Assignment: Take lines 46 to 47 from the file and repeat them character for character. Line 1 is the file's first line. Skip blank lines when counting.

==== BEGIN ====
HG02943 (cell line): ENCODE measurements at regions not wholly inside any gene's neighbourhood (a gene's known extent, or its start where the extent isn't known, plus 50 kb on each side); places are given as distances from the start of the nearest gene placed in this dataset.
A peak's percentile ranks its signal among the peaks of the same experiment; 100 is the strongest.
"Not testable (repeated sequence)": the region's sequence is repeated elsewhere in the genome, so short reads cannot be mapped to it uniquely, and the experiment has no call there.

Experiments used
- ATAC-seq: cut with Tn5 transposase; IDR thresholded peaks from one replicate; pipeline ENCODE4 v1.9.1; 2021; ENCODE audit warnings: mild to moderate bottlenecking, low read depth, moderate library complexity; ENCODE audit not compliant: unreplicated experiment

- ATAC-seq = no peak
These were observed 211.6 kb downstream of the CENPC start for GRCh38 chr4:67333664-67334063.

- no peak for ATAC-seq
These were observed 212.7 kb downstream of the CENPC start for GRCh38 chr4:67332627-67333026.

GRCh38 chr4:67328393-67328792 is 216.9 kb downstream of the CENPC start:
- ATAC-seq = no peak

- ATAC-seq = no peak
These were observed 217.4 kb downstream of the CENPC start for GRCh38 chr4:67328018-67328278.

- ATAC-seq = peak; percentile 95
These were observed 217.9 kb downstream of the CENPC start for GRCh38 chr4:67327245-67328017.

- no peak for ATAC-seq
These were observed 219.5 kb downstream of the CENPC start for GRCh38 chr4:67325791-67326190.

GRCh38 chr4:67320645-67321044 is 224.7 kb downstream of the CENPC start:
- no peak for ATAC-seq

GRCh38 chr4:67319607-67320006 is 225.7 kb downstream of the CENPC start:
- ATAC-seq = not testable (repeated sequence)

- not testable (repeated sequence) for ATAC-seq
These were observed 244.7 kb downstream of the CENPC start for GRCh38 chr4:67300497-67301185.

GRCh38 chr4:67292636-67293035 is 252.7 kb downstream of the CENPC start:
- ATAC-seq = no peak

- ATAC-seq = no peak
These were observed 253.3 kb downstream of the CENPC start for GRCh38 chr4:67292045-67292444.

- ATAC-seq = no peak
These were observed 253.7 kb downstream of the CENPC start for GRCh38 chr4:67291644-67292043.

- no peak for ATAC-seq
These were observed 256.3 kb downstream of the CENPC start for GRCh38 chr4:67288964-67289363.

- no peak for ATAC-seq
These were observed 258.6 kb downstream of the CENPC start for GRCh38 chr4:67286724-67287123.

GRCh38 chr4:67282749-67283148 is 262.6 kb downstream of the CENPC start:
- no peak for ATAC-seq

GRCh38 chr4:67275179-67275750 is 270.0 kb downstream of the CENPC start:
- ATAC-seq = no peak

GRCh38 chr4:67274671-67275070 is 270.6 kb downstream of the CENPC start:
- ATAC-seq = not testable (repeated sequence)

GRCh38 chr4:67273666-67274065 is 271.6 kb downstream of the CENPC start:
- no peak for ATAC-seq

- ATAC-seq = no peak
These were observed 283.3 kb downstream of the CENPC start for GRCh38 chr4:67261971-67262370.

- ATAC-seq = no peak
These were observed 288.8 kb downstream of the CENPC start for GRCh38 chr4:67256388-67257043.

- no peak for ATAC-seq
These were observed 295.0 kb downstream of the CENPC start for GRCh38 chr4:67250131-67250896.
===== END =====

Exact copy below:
- no peak for ATAC-seq
These were observed 295.0 kb downstream of the CENPC start for GRCh38 chr4:67250131-67250896.